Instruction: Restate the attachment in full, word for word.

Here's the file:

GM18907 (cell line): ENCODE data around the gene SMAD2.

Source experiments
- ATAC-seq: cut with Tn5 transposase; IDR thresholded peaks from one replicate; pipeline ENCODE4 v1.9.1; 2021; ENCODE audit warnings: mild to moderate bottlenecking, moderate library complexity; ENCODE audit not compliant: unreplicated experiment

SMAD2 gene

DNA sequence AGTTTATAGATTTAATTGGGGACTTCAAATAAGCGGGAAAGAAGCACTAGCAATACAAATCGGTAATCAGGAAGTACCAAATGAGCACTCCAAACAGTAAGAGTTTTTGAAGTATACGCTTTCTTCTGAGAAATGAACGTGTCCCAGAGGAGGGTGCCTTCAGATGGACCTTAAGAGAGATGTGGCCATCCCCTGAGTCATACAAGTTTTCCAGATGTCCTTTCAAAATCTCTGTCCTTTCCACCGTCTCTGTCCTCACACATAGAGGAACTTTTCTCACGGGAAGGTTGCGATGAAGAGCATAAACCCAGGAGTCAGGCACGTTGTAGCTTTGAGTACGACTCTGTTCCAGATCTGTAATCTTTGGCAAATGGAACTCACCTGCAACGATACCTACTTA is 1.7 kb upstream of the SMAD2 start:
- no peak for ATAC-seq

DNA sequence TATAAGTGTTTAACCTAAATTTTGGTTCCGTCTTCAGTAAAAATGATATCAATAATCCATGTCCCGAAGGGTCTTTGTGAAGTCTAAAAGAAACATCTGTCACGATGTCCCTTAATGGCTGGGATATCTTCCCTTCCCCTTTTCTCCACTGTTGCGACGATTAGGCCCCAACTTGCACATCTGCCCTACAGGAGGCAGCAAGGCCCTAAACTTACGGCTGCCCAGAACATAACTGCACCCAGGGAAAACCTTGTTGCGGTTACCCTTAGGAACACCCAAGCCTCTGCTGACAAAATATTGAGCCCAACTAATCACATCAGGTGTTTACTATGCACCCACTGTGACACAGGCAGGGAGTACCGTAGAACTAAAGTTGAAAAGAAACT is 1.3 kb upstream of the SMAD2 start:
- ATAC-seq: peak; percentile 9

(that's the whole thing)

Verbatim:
GM18907 (cell line): ENCODE data around the gene SMAD2.

Source experiments
- ATAC-seq: cut with Tn5 transposase; IDR thresholded peaks from one replicate; pipeline ENCODE4 v1.9.1; 2021; ENCODE audit warnings: mild to moderate bottlenecking, moderate library complexity; ENCODE audit not compliant: unreplicated experiment

SMAD2 gene

DNA sequence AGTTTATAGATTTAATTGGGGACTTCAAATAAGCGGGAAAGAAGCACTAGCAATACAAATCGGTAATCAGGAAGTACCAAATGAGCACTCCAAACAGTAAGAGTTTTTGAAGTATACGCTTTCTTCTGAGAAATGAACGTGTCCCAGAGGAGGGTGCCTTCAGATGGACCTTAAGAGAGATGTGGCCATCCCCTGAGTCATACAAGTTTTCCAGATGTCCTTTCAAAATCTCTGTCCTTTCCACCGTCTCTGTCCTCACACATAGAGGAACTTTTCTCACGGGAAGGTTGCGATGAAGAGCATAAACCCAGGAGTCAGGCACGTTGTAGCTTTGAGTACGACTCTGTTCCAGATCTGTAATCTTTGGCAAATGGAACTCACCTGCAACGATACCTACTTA is 1.7 kb upstream of the SMAD2 start:
- no peak for ATAC-seq

DNA sequence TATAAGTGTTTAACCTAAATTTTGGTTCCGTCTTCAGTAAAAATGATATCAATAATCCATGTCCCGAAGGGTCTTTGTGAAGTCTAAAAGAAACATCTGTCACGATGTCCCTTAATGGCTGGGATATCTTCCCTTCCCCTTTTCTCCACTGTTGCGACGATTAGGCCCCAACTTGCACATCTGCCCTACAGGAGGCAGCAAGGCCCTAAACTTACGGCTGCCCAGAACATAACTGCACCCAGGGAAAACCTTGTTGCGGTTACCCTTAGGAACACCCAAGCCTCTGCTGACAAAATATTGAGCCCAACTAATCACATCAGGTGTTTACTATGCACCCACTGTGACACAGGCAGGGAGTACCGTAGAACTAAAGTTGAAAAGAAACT is 1.3 kb upstream of the SMAD2 start:
- ATAC-seq: peak; percentile 9